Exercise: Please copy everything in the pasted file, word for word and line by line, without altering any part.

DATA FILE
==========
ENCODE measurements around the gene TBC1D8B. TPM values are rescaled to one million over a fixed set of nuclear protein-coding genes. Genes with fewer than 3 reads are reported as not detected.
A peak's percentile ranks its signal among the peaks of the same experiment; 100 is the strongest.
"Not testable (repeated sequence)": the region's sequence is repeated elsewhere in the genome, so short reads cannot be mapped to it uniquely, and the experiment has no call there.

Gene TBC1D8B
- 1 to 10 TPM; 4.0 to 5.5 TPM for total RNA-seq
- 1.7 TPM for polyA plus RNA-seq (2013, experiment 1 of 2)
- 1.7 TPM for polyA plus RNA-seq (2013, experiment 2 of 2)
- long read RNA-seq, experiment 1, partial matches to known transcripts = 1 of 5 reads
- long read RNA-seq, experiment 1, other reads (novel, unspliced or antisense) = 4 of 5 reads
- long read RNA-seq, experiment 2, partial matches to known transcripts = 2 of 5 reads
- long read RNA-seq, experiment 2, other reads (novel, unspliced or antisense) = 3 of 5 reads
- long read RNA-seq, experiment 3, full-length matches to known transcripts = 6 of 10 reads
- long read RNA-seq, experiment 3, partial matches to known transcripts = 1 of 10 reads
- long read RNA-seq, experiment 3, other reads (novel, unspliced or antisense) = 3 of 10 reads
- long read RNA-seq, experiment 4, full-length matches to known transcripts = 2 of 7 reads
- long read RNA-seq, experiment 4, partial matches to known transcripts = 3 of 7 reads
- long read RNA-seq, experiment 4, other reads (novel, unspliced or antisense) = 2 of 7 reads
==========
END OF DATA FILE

ENCODE measurements around the gene TBC1D8B. TPM values are rescaled to one million over a fixed set of nuclear protein-coding genes. Genes with fewer than 3 reads are reported as not detected.
A peak's percentile ranks its signal among the peaks of the same experiment; 100 is the strongest.
"Not testable (repeated sequence)": the region's sequence is repeated elsewhere in the genome, so short reads cannot be mapped to it uniquely, and the experiment has no call there.

Gene TBC1D8B
- 1 to 10 TPM; 4.0 to 5.5 TPM for total RNA-seq
- 1.7 TPM for polyA plus RNA-seq (2013, experiment 1 of 2)
- 1.7 TPM for polyA plus RNA-seq (2013, experiment 2 of 2)
- long read RNA-seq, experiment 1, partial matches to known transcripts = 1 of 5 reads
- long read RNA-seq, experiment 1, other reads (novel, unspliced or antisense) = 4 of 5 reads
- long read RNA-seq, experiment 2, partial matches to known transcripts = 2 of 5 reads
- long read RNA-seq, experiment 2, other reads (novel, unspliced or antisense) = 3 of 5 reads
- long read RNA-seq, experiment 3, full-length matches to known transcripts = 6 of 10 reads
- long read RNA-seq, experiment 3, partial matches to known transcripts = 1 of 10 reads
- long read RNA-seq, experiment 3, other reads (novel, unspliced or antisense) = 3 of 10 reads
- long read RNA-seq, experiment 4, full-length matches to known transcripts = 2 of 7 reads
- long read RNA-seq, experiment 4, partial matches to known transcripts = 3 of 7 reads
- long read RNA-seq, experiment 4, other reads (novel, unspliced or antisense) = 2 of 7 reads